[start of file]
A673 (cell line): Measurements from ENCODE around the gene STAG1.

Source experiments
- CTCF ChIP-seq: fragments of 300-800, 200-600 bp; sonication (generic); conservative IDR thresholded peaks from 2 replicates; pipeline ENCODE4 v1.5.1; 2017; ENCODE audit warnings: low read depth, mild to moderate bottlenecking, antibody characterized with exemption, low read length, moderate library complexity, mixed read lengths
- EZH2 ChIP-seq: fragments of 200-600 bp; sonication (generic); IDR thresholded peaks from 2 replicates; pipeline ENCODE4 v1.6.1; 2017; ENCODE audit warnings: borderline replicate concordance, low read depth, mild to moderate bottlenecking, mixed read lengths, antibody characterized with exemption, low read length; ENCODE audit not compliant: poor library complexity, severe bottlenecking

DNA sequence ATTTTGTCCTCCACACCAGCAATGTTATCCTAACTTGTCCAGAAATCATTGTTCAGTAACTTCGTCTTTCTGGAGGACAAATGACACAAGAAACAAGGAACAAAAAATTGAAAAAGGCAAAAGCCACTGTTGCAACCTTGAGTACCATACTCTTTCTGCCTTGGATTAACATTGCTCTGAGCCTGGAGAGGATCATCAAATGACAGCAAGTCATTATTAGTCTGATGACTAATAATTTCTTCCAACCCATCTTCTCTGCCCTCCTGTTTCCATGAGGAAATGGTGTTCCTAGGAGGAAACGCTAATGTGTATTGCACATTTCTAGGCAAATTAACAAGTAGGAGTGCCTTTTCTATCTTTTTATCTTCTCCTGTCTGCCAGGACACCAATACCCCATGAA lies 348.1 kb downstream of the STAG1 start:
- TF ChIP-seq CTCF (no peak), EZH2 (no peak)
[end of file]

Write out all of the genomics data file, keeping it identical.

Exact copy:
A673 (cell line): Measurements from ENCODE around the gene STAG1.

Source experiments
- CTCF ChIP-seq: fragments of 300-800, 200-600 bp; sonication (generic); conservative IDR thresholded peaks from 2 replicates; pipeline ENCODE4 v1.5.1; 2017; ENCODE audit warnings: low read depth, mild to moderate bottlenecking, antibody characterized with exemption, low read length, moderate library complexity, mixed read lengths
- EZH2 ChIP-seq: fragments of 200-600 bp; sonication (generic); IDR thresholded peaks from 2 replicates; pipeline ENCODE4 v1.6.1; 2017; ENCODE audit warnings: borderline replicate concordance, low read depth, mild to moderate bottlenecking, mixed read lengths, antibody characterized with exemption, low read length; ENCODE audit not compliant: poor library complexity, severe bottlenecking

DNA sequence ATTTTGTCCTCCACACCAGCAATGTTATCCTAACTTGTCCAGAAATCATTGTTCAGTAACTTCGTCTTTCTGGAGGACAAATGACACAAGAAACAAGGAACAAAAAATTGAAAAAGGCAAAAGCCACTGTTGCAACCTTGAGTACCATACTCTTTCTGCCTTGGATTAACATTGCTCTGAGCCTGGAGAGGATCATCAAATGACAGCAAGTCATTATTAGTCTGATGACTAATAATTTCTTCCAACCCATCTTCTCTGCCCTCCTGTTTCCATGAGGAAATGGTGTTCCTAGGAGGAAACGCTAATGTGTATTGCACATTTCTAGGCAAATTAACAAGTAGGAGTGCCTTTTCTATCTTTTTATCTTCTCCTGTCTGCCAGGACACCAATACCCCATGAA lies 348.1 kb downstream of the STAG1 start:
- TF ChIP-seq CTCF (no peak), EZH2 (no peak)